My last post was about Chepstow Castle. This post is about another couple of castles, one English and one Welsh. Goodrich Castle is an English castle whilst Rhaglan, like Chepstow, is a Welsh castle. All three of these castles sit on the border between the two countries and one can begin to get a inkling that there may have been a great deal of conflict between the two nations in the medieval period and later sadly.
Goodrich Castle is a now ruinous Norman medieval castle situated to the north of the village of Goodrich in Herefordshire, England, controlling a key location between Monmouth and Ross-on-Wye. It was praised by William Wordsworth as the “noblest ruin in Herefordshire” and is considered by historian Adrian Pettifer to be the “most splendid in the county, and one of the best examples of English military architecture”.
Goodrich Castle was probably built by Godric of Mappestone after the Norman invasion of England, initially as an earth and wooden fortification. In the middle of the 12th century the original castle was replaced with a stone keep, and was then expanded significantly during the late 13th century into a concentric structure combining luxurious living quarters with extensive defences. The success of Goodrich’s design influenced many other constructions across England over the following years. It became the seat of the powerful Talbot family before falling out of favour as a residence in late Tudor times.
Held first by Parliamentary and then Royalist forces in the English Civil War of the 1640s, Goodrich was finally successfully besieged by Colonel John Birch in 1646 with the help of the huge “Roaring Meg” mortar, resulting in the subsequent slighting of the castle and its descent into ruin. At the end of the 18th century, however, Goodrich became a noted picturesque ruin and the subject of many paintings and poems; events at the castle provided the inspiration for Wordsworth’s famous 1798 poem “We are Seven”. By the 20th century the site was a well-known tourist location, now owned by English Heritage and open to the public.
Raglan Castle is a late medieval castle located just north of the village of Raglan in the county of Monmouthshire in south-east Wales and is probably, bar Eilean Donan Castle in Scotland that I visited a while back, my favourite castle of all that I have visited in recent weeks. Rhaglan Castle, like the village of Rhaglan has two names, one English – Raglan and one Welsh – Rhaglan. This seem just a tad bizarre to me so as the castle is in Wales, I’ve gone with the Welsh spelling and included the h. To see all the signage associated with Rhaglan displaying both spellings seems completely bonkers to me but there you are.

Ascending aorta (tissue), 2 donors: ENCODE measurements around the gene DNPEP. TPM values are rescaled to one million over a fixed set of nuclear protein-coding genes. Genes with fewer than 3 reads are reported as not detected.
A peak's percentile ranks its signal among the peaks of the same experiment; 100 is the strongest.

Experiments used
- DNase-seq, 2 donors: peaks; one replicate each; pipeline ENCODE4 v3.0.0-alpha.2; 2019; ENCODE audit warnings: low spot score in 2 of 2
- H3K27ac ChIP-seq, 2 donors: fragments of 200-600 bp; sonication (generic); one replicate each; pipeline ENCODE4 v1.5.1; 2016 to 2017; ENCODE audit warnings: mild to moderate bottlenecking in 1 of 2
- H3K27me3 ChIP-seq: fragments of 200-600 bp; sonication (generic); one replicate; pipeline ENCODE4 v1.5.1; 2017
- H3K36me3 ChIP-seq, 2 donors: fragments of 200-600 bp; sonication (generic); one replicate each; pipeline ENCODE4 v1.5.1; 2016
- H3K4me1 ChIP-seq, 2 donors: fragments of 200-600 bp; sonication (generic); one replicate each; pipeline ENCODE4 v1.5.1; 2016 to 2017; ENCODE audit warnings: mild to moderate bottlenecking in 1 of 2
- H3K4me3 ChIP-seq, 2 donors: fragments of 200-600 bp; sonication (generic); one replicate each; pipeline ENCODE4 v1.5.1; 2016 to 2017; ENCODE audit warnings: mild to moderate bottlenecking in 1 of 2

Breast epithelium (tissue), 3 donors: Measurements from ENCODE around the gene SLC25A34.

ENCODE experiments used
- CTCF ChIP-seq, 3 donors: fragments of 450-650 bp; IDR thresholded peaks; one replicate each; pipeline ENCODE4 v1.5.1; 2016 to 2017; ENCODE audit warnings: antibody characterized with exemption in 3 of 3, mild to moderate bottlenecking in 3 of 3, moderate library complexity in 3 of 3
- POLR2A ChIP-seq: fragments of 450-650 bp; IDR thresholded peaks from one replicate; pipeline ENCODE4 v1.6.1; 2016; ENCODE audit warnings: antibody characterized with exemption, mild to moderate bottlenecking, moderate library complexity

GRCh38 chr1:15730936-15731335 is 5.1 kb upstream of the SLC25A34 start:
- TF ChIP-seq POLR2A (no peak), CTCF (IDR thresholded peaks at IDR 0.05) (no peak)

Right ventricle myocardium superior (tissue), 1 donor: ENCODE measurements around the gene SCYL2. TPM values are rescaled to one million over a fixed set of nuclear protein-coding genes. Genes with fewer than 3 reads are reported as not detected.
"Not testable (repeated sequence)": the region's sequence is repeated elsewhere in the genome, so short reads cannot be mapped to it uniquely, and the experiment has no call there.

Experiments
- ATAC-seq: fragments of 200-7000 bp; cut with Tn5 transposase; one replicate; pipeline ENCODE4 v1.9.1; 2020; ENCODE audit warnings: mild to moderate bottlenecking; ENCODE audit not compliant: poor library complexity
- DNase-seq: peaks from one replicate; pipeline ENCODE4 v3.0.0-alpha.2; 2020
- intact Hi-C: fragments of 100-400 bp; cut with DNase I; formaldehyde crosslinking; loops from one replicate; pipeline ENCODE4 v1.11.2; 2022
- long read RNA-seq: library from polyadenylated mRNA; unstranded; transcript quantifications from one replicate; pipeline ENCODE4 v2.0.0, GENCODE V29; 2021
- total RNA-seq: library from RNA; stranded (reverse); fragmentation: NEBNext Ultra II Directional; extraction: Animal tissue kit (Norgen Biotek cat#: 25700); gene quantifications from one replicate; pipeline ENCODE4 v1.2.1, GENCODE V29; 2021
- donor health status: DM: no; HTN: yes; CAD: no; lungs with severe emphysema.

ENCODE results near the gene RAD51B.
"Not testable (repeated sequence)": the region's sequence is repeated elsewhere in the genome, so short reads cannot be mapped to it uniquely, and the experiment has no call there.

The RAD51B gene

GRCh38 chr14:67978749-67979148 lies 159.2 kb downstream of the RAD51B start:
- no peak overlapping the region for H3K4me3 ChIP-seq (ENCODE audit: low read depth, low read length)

I really liked Rhaglan and like all the heritage sites I have visited in England, Scotland and Wales recently, it is immaculately maintained and preserved. Construction of the castle started about 150 years later than most castles of this type. Very much a Johnny come Lately and as a result, has some very modern features not found in other castles of this type. Huge bay windows is one example.
The modern castle dates from between the 15th and early 17th centuries, when the successive ruling families of the Herberts and the Somersets created a luxurious, fortified castle, complete with a large hexagonal keep, known as the Great Tower or the Yellow Tower of Gwent. Surrounded by parkland, water gardens and terraces, the castle was considered by contemporaries to be the equal of any other in England or Wales.
During the English Civil War the castle was held on behalf of Charles I and was taken by Parliamentary forces in 1646. In the aftermath, the castle was slighted, or deliberately put beyond military use; after the restoration of Charles II, the Somersets declined to restore the castle. Parts of the castle were then carried off and used to build local houses and this accounts for the castle missing huge chunks of stone. The castle then became a romantic ruin, and is now a modern tourist attraction protected and superbly maintained by Welsh Heritage.